But I know that he can read a word by sight quickly and easily, or struggle with it and more often than not fail to read it if I ask him to sound it out. We discuss and practice phonics but I don’t push it. Starfall.com has been a godsend in this area, it's a relatively pain free place to practice phonetic reading rules. Still, he relies most heavily on using beginning sound + context to help him work out new words, though I am seeing more use of chunking words into syllables, etc.

I wonder why we both had such similar strengths and weaknesses in this area.

Hm.

Monster Vegetarians

Son and I were discussing different classifications of animals the other day. He likes this sort of thing and the discussion was going into new areas as they so often do.

We were discussing herbivores, omnivores, carnivores when he asked “Mum, what would you call a plant?”

So we talked about why plants and animals were broken into two different classifications…that plants make their own food, but everything an animal eats comes from another living being, either plant or animal.

He sat and tapped his pursed lips…I love it when he does that. It’s a sign something good is coming soon.

“Mum, if plants could think would animals look like monsters to them?”

Hm. Good question.

Maybe a stalk of celery would view us as ravenous beasts, horrid in our need to consume the energy of other living things. What a thought! So we discussed how plants have come to rely on animals in many ways, and in fact many plants would die out if there were no animal life on earth. (Just don’t try to explain that to a tree that’s been chopped down, I think, but don’t say.)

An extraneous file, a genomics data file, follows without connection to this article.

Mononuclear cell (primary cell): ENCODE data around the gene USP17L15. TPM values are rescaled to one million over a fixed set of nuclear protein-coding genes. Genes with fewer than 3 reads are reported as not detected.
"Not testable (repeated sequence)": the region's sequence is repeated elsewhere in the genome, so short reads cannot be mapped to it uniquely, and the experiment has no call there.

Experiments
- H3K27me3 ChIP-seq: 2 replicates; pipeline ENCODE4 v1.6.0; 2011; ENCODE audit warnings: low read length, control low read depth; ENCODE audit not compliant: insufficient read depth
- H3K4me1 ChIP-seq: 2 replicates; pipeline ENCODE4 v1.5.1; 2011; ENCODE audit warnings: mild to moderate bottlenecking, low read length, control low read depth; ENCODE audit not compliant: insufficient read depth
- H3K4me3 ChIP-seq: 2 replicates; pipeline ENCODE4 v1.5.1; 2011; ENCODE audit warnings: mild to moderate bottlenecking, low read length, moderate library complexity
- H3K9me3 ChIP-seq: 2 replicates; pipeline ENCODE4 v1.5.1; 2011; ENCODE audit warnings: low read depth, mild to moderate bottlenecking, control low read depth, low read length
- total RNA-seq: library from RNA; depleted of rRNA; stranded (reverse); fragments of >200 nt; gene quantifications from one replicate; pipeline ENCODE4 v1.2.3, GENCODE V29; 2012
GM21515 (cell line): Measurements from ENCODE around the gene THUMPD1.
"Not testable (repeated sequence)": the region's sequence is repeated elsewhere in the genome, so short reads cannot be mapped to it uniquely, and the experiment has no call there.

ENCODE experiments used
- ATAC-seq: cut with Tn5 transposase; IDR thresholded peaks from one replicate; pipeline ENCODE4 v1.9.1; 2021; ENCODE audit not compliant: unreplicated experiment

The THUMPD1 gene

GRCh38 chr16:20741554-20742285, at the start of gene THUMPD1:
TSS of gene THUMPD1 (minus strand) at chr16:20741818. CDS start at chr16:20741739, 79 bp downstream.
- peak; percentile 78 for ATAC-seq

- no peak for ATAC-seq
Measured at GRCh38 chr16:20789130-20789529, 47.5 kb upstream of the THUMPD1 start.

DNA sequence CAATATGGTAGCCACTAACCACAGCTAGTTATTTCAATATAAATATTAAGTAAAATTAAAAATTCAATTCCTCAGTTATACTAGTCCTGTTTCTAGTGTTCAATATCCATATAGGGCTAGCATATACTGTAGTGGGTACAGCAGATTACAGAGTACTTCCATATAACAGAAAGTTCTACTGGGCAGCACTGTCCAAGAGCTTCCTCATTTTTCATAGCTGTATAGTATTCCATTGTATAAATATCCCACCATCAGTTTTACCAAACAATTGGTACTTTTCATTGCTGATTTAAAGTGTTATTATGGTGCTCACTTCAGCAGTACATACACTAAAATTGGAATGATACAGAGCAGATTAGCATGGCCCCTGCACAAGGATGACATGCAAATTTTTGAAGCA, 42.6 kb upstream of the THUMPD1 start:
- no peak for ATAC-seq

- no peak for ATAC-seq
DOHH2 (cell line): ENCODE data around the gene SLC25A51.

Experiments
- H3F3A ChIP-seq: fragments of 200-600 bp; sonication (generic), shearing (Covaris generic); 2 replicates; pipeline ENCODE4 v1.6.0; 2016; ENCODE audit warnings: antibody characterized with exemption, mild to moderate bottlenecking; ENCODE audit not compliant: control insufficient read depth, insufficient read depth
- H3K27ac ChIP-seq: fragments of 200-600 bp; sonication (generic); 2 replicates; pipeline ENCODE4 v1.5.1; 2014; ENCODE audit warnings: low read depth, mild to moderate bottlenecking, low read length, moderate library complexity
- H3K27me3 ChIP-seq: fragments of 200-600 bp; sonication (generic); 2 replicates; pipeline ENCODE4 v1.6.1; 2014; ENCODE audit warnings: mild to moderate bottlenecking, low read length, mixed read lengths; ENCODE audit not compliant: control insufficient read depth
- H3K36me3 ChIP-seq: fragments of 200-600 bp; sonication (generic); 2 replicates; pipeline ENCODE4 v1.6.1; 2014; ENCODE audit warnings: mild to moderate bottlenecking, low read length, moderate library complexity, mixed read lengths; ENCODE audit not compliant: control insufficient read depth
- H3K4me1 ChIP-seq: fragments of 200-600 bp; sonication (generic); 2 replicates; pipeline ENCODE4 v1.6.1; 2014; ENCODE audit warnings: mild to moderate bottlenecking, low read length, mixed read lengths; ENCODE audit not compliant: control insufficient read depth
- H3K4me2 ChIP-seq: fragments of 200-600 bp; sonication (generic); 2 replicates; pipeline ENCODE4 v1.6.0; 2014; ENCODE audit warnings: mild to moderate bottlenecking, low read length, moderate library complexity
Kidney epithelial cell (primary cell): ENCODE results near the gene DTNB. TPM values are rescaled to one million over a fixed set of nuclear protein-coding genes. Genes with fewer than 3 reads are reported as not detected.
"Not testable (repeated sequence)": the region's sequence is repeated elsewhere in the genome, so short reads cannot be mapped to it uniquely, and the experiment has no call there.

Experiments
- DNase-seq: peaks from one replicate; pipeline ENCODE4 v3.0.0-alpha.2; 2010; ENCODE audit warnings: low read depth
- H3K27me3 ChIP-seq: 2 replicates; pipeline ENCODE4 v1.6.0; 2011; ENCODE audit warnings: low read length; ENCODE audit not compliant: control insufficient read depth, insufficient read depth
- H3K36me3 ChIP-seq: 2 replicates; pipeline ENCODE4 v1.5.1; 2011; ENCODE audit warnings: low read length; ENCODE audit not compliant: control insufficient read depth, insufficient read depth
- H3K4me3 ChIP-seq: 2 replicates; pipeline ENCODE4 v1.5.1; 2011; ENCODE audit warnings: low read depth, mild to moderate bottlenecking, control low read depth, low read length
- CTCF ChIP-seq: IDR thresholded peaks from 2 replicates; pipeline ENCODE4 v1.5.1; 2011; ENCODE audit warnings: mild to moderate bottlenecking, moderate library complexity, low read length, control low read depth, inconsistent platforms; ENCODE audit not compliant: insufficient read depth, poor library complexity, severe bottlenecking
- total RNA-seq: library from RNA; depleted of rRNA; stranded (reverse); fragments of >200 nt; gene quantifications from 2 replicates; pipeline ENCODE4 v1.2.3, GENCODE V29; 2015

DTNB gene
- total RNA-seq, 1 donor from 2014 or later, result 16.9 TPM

It really was a fantastical conversation, the kind you sit and think about after the kids are snug in bed at night. Don’t get me wrong, sometimes home education can be frustrating, tiring or boring, but there are moments when it’s just magic.

7 Comments:

At 7:22 AM, August 26, 2006, Anonymous andrea said...

Regarding the arithmetic, I do the same "chunking" process of dividing numbers into pieces to create sets of ten, and then tacking on the remainder.

It's actually a rather useful mental approach when you get to scientific notation, I've found.

Hope you all fare better with the multiplication tables than aspie kid and I did...

 
At 9:09 AM, August 26, 2006, Blogger Sharon said...

Ah nice.
I love the special conversations we have too.
It's interesting to see your son work out how to do arithmetic and read in the way that works best for him. It's good that you can support him in his preferred methods.

 
At 10:14 AM, August 26, 2006, Blogger Jannalou said...

Re: Maths
You said that, and I realised that that's how I do most of my addition, too. If one number is larger than the other, I take the larger one down to the same as the smaller and add them together, then add the remaining bit. Doesn't everyone do it that way? ;)

Re: Reading/Phonics